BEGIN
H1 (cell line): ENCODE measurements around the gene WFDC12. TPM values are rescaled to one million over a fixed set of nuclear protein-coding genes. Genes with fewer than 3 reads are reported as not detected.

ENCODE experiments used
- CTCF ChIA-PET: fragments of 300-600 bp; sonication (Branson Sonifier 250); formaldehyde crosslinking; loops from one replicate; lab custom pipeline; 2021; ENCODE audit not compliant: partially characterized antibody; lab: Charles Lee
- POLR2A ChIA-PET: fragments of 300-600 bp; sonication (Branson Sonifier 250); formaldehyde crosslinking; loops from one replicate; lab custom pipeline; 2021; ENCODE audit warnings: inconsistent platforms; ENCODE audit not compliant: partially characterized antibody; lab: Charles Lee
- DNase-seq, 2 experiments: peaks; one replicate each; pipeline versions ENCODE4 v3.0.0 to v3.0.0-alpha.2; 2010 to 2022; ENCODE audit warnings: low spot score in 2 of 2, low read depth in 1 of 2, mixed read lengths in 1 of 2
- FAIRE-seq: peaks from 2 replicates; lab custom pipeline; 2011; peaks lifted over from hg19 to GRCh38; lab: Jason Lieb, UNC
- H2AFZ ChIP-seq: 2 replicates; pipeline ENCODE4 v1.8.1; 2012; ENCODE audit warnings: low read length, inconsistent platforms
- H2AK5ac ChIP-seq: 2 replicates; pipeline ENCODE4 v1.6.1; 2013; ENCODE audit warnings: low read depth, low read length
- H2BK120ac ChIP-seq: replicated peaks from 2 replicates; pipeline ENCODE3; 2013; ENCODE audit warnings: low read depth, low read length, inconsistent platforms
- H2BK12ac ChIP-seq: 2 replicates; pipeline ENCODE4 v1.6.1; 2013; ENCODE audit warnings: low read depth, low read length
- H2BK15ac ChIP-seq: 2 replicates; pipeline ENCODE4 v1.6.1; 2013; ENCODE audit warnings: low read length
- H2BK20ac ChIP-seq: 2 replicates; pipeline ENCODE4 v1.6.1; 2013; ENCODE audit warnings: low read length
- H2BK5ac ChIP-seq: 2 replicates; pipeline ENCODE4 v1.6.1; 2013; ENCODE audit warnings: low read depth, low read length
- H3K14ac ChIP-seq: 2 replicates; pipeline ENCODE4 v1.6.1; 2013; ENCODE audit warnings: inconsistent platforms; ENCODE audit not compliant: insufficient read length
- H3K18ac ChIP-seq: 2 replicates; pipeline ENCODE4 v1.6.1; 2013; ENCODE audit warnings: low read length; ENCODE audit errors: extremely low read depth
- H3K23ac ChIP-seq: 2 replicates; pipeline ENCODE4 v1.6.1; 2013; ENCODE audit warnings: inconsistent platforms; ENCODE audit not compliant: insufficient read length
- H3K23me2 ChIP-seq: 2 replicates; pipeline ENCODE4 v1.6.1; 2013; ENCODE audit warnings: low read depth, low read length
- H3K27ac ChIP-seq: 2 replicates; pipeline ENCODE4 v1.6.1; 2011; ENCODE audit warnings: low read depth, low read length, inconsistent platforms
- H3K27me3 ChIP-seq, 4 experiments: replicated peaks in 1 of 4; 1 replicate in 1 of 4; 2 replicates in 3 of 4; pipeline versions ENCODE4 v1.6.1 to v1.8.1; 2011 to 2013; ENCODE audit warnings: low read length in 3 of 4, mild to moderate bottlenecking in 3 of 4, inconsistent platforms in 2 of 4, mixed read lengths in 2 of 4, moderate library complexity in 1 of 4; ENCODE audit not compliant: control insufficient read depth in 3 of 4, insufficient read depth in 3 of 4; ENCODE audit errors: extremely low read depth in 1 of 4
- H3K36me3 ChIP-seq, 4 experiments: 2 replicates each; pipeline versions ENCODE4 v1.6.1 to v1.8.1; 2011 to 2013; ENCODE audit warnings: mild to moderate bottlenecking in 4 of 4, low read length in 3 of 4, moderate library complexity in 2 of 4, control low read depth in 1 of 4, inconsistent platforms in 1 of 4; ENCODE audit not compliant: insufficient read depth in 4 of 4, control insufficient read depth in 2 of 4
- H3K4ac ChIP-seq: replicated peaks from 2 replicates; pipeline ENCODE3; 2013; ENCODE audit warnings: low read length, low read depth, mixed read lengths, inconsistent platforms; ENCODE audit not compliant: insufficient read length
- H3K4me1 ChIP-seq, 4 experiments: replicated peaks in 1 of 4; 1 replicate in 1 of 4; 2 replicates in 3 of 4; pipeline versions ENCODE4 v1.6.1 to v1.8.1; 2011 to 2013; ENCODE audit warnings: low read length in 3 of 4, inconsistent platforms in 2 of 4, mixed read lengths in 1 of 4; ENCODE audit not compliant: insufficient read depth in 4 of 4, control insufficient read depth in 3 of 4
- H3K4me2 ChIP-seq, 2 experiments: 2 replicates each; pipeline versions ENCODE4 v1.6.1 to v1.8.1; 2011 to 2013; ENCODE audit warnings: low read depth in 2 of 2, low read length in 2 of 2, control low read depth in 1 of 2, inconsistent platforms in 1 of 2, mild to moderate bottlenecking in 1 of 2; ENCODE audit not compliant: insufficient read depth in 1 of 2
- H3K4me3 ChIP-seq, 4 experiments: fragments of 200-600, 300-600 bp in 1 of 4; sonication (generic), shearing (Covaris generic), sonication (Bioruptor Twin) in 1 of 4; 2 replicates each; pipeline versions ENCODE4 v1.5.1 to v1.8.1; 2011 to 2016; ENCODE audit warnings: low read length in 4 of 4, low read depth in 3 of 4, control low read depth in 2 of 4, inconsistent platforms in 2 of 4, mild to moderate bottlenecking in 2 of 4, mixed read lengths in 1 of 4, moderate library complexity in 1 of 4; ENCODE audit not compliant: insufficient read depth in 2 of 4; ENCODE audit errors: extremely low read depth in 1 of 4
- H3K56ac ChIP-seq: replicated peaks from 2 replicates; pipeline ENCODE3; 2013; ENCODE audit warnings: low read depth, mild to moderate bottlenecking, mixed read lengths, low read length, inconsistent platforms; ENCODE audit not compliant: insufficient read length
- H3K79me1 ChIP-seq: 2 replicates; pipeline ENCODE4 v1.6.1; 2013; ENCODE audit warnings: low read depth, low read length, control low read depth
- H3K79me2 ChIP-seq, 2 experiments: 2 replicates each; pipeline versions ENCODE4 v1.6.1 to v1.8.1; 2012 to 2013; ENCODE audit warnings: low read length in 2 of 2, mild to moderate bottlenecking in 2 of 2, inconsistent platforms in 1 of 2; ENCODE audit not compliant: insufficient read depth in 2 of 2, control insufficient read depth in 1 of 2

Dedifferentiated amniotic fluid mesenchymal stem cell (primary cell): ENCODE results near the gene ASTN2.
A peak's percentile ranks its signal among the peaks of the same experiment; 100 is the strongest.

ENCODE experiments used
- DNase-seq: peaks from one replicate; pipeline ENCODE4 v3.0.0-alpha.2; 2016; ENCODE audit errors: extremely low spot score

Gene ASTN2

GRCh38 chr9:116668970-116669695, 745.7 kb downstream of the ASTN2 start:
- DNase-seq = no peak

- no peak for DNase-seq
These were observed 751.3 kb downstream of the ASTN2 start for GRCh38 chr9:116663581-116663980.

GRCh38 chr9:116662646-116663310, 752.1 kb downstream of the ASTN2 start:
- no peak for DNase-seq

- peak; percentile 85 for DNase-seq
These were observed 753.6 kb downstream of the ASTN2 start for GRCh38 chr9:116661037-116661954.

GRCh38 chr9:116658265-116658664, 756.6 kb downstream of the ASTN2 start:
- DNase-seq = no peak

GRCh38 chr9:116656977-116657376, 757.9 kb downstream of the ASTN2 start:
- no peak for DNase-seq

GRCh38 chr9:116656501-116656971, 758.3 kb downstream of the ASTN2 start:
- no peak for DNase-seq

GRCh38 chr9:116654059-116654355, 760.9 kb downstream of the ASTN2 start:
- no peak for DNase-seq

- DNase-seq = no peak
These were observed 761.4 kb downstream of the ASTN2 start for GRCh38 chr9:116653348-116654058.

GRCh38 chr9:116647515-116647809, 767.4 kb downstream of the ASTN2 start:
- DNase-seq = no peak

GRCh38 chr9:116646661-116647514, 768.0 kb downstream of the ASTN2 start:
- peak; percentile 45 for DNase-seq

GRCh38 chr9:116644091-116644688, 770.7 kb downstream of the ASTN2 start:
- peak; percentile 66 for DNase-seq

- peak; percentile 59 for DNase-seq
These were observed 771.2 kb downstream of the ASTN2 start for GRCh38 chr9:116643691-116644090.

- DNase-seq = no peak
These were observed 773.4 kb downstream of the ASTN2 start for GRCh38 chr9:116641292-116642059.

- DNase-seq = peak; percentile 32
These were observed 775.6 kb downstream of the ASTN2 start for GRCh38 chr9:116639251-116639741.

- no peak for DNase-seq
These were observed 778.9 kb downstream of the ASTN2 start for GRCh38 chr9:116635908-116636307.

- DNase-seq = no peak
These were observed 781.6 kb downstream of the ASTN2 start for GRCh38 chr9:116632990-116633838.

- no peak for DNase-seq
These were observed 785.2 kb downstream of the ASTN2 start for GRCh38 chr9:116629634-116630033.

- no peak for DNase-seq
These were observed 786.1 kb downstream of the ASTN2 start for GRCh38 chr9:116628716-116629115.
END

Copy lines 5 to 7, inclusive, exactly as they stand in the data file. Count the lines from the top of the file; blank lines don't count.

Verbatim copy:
- DNase-seq, 2 experiments: peaks; one replicate each; pipeline versions ENCODE4 v3.0.0 to v3.0.0-alpha.2; 2010 to 2022; ENCODE audit warnings: low spot score in 2 of 2, low read depth in 1 of 2, mixed read lengths in 1 of 2
- FAIRE-seq: peaks from 2 replicates; lab custom pipeline; 2011; peaks lifted over from hg19 to GRCh38; lab: Jason Lieb, UNC
- H2AFZ ChIP-seq: 2 replicates; pipeline ENCODE4 v1.8.1; 2012; ENCODE audit warnings: low read length, inconsistent platforms